PRINCE GEORGE’S COUNTY, MD — Prince George’s County students went back to school this week, but not in the usual way. Monday marked the first day of a semester’s worth of distance learning.
Along with pushing classes online, coronavirus has upended typical traditions and altered routine services. Here is Patch’s complete guide to navigating the virtual school year.
Table of Contents
School officials have stressed the importance of communication while students are out of the classroom. Prince George’s County Public Schools will disseminate all major updates on its Facebook, Twitter and Instagram accounts.
Families should bookmark their school’s website, which will offer more localized updates. School webpages are posted here.
Technology also plays a key role in the school board’s communication. Officials say students should keep an eye on their school email. Students can login to their email at this site and reset their password here.
Prince George’s County Public Schools supplied a laptop to students in need of a device. Those small laptops, called Chromebooks, require a short set up. The steps are listed at this link.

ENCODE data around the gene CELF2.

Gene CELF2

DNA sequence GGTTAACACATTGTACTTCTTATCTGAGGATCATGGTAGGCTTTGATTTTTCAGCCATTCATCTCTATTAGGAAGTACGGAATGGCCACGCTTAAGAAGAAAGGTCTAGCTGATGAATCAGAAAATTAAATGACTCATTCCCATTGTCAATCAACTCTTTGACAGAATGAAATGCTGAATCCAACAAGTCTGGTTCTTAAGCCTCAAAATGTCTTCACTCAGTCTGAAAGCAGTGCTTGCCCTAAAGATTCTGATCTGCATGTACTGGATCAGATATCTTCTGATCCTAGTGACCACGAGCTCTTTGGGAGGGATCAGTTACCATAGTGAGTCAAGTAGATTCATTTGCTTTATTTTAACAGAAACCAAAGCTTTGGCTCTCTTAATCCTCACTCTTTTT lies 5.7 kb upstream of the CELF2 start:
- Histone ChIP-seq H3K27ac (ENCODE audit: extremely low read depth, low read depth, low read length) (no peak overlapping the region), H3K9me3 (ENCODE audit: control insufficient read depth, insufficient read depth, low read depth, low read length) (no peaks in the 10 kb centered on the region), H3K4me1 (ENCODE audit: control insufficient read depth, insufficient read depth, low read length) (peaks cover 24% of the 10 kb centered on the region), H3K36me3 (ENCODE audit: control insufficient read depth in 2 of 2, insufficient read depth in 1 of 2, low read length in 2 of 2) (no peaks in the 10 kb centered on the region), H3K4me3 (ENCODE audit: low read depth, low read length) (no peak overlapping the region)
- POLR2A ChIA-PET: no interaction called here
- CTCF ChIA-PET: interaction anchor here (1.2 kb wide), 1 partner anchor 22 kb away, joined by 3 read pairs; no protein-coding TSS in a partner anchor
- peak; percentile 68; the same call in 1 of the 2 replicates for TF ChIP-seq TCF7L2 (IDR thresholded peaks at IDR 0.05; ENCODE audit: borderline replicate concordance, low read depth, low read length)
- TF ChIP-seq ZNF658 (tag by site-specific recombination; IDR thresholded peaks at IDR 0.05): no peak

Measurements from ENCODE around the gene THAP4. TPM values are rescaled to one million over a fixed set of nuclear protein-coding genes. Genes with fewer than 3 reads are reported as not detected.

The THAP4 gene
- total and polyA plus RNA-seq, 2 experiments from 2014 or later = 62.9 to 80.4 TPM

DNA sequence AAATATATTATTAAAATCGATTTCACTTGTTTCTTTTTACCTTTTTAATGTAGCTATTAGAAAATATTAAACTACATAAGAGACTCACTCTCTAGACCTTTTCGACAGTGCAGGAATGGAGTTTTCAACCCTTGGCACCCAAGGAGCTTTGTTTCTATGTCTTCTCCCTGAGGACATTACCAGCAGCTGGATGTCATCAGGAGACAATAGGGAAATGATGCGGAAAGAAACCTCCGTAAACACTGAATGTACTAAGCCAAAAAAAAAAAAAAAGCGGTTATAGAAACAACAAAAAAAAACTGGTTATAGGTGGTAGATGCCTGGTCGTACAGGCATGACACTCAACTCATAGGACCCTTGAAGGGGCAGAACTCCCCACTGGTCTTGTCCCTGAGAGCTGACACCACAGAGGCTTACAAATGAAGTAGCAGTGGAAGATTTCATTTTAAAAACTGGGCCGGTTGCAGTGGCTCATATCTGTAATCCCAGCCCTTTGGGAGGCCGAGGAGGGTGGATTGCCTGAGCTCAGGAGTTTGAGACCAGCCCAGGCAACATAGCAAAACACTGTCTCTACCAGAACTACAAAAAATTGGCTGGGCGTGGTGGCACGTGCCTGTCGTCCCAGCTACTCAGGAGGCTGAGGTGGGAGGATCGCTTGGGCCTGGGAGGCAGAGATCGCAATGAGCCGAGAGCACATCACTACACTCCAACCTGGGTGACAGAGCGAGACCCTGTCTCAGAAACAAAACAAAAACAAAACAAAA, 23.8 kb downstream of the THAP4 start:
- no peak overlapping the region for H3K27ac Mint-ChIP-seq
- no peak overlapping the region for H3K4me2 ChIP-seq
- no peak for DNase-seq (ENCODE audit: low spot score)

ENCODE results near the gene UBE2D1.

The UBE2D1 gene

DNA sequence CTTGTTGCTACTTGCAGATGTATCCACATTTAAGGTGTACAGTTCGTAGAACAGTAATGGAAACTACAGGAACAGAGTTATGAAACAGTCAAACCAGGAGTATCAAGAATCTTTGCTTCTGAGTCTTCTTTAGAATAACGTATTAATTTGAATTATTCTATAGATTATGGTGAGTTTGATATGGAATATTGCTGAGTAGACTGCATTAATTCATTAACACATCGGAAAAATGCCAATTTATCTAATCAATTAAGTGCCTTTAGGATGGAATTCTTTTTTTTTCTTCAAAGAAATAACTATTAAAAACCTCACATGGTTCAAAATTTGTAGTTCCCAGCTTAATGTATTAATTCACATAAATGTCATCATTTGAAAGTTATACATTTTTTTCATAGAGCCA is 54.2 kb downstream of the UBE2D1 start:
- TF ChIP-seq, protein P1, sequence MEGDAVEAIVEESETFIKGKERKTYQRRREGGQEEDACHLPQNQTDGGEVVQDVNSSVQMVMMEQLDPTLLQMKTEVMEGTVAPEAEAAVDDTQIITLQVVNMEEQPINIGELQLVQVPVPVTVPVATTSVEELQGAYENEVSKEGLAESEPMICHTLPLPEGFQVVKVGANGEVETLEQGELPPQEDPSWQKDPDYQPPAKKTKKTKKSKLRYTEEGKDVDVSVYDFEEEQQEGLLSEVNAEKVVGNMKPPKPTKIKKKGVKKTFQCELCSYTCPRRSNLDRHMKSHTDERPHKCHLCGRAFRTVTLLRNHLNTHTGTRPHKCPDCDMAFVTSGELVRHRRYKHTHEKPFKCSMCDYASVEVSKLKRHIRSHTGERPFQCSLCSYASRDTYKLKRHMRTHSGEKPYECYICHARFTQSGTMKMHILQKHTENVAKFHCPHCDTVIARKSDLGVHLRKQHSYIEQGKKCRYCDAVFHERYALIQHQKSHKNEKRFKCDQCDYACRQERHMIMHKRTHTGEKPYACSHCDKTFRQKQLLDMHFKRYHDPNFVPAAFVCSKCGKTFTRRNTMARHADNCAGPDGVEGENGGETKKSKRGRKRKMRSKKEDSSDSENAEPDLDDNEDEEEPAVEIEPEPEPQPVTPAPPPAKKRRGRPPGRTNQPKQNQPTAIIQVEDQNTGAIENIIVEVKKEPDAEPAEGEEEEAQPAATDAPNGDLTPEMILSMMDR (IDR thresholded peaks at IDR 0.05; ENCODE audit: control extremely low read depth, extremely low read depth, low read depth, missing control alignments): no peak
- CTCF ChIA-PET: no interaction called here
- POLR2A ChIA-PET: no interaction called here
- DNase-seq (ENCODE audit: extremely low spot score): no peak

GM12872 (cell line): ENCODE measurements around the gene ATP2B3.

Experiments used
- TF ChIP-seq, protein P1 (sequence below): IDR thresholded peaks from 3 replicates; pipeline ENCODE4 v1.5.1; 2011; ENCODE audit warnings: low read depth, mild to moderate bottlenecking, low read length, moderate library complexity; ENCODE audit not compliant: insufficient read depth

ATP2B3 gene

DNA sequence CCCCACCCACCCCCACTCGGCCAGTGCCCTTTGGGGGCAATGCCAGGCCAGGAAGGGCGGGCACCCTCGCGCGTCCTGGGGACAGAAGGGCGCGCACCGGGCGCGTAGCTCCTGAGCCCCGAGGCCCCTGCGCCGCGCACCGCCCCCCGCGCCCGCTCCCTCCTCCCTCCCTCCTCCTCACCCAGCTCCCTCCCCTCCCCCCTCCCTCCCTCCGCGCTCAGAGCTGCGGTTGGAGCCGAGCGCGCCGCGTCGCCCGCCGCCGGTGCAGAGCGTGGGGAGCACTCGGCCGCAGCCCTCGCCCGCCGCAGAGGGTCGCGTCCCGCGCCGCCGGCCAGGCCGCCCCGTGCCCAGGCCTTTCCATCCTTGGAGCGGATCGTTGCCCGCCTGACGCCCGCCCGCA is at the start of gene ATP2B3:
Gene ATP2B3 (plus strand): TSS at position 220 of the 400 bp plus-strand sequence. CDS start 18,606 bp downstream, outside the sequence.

The school system says it has distributed more than 60,000 devices since April. About 70,000 more are coming this fall, it added. PGCPS has about 136,500 students.
The county recognizes that there may be some technical difficulties, however. Families can call the Distance Learning Hotline at (240) 696-6229 with any questions about technology, instruction or student support. That call center is open Monday through Friday from 9 a.m. to 5 p.m.
If guardians need in-person tech support, they can visit one of the county’s nine Parent Support Centers. Appointments are required at these facilities. Families can make a reservation online or call the Distance Learning Hotline to book a time slot. Appointments must be made at least 90 minutes in advance.